Thread Safety

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June 29, 2011 by huionn

Today I was coding a small piece of code that may be accessed by multiple threads concurrently. I wondered whether my code is thread safe. So I referred to Java Concurrency In Practice.

A class is thread-safe if it behaves correctly when accessed from multiple threads, regardless of the scheduling or interleaving of the execution of those threads by the runtime environment, and with no additional synchronization or other coordination on the part of the calling code.

Based on the book’s definition, concept of correctness is the key to thread safety. But what is correctness?

Correctness means that a class conforms to its specification.

After reading a few related chapters, I think incorrectness can means stale value, lost update and invariants violation. After I digested the concept, I wrote the code below based on my understanding. (In my code, the new value of list is independent of its previous contents)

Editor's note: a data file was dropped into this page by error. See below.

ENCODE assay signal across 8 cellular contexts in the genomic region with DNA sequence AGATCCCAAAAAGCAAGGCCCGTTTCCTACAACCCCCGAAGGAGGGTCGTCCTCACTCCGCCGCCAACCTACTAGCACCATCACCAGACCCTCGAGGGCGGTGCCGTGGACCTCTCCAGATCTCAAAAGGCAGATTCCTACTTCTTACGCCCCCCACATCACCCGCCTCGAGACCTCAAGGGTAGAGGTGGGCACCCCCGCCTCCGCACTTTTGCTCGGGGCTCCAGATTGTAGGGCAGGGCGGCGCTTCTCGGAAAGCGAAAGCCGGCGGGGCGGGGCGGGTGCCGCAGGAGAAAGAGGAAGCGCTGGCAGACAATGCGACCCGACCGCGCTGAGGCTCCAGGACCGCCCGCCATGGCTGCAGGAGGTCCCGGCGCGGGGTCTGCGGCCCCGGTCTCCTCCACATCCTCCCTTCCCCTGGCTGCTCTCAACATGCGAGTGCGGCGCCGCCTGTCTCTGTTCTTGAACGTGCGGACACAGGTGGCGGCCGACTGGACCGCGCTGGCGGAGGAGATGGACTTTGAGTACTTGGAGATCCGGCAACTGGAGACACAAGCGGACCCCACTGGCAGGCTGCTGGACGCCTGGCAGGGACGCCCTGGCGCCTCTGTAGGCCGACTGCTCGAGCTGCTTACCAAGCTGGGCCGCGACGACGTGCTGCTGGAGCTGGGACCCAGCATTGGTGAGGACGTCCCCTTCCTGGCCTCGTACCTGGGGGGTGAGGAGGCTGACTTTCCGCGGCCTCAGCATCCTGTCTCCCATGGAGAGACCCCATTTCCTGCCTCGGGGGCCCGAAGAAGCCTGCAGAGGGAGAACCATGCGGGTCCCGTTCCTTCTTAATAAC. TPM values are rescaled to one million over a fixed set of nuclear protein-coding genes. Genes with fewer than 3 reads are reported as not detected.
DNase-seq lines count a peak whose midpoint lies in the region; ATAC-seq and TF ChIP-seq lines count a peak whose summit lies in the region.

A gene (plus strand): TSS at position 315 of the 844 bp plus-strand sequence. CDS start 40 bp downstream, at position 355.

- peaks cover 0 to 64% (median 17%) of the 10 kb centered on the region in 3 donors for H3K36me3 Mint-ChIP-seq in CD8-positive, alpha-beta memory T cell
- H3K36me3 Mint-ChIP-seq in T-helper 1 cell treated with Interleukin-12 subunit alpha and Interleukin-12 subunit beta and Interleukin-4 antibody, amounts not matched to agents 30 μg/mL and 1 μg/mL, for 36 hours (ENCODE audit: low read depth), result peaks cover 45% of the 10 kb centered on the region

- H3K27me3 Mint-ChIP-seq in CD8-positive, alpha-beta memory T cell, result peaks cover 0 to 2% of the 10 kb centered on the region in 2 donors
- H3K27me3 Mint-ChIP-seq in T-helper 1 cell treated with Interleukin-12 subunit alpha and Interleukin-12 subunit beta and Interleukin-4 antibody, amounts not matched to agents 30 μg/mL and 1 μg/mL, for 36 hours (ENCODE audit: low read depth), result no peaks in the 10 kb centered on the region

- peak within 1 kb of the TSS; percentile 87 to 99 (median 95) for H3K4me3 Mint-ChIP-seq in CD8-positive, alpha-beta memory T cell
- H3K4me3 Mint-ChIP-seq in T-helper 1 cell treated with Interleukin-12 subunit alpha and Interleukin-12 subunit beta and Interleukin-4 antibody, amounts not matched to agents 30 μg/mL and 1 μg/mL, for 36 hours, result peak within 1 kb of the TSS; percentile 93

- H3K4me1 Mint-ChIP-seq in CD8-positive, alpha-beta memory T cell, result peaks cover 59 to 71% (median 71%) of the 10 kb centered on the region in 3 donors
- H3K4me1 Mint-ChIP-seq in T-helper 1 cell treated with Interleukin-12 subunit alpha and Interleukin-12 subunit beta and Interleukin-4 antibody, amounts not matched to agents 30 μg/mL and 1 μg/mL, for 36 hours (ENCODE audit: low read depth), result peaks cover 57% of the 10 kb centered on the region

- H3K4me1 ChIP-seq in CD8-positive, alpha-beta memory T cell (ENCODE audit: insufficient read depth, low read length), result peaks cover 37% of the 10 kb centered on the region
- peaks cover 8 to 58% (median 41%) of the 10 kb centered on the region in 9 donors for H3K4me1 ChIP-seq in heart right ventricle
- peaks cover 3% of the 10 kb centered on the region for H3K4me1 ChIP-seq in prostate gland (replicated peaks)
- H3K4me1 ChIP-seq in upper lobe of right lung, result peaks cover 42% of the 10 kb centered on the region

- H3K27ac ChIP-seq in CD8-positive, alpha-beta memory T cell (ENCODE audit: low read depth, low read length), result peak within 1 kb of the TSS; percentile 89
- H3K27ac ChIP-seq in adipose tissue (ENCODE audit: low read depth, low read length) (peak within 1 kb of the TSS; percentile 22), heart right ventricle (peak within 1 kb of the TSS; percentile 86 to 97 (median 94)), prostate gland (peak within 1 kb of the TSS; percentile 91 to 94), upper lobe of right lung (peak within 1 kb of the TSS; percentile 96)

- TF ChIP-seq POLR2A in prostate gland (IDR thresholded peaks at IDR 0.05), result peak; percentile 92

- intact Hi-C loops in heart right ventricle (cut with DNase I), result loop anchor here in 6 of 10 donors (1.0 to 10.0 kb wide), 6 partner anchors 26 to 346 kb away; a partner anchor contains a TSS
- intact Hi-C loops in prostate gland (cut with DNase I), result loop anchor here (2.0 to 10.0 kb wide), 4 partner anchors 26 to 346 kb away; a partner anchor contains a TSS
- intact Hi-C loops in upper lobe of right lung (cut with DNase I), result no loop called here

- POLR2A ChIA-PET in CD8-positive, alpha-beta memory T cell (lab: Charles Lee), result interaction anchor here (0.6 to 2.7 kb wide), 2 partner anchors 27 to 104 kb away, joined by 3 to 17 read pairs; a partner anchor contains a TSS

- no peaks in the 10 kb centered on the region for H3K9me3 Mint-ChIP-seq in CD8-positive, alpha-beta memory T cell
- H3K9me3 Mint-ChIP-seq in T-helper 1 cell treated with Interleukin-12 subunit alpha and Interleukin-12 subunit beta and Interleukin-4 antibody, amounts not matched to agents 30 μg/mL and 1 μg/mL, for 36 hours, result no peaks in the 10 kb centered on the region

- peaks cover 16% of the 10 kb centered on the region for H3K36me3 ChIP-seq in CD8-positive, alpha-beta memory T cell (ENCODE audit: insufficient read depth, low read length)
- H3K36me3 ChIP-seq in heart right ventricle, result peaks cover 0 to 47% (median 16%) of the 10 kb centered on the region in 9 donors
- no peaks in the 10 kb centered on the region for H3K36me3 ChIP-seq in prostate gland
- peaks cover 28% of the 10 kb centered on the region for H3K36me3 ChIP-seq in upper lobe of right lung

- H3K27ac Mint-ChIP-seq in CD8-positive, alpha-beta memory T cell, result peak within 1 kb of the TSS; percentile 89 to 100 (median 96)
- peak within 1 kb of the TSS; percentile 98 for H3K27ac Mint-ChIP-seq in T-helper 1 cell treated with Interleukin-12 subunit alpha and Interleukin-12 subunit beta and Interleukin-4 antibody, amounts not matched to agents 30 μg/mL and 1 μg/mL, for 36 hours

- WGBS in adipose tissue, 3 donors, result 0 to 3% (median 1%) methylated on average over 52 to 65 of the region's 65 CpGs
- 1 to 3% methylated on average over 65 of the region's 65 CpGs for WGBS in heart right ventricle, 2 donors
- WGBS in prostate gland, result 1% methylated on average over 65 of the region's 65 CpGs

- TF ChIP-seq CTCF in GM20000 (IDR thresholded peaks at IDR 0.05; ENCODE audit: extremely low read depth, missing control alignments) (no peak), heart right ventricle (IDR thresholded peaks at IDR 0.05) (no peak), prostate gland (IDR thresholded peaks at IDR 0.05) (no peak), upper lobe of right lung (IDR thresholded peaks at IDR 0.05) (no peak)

public class BadThreadSafe {
	private List<Object> list = Collections.emptyList();
	public void setList(List<Object> list) {
		if (list == null) {
			throw new IllegalArgumentException("list cannot be null");
		this.list = Collections.unmodifiableList(list);

	 * read-only list
	 * @return
	public List<Object> getList() {
		return list;
	public void safeProcess() {
		for ( Iterator<Object> iter = list.iterator(); iter.hasNext(); ) {
	        	Object o =;
		// shorthand for above
		for (Object o : list) {

	public void unsafeProcess() {
		for (int i = 0; i < list.size(); i++) {


Although states of list are immutable, list itself is mutable. So, by right, this class is not thread safe.

However in my opinion, without unsafeProcess(), this class is thread safe (although it’s fragile: broken if old list is used to construct new list by calling code).

In Java, it is guaranteed that the assignment of the reference is atomic. In addition, stale value and lost update do no harm in this example. Once the iterator has been assigned, the change of list reference will not affect the iterator.

On the contrary, in unsafeProcess(), the reference of list may change between list.size() and list.get(i). In this scenario, the invariant of the class has been broken.

How to fix it? Simple…

List local = list;

for (int i = 0; i < local.size(); i++) { System.out.println(local.get(i)); }

Local variable is thread safe because of stack confinement.


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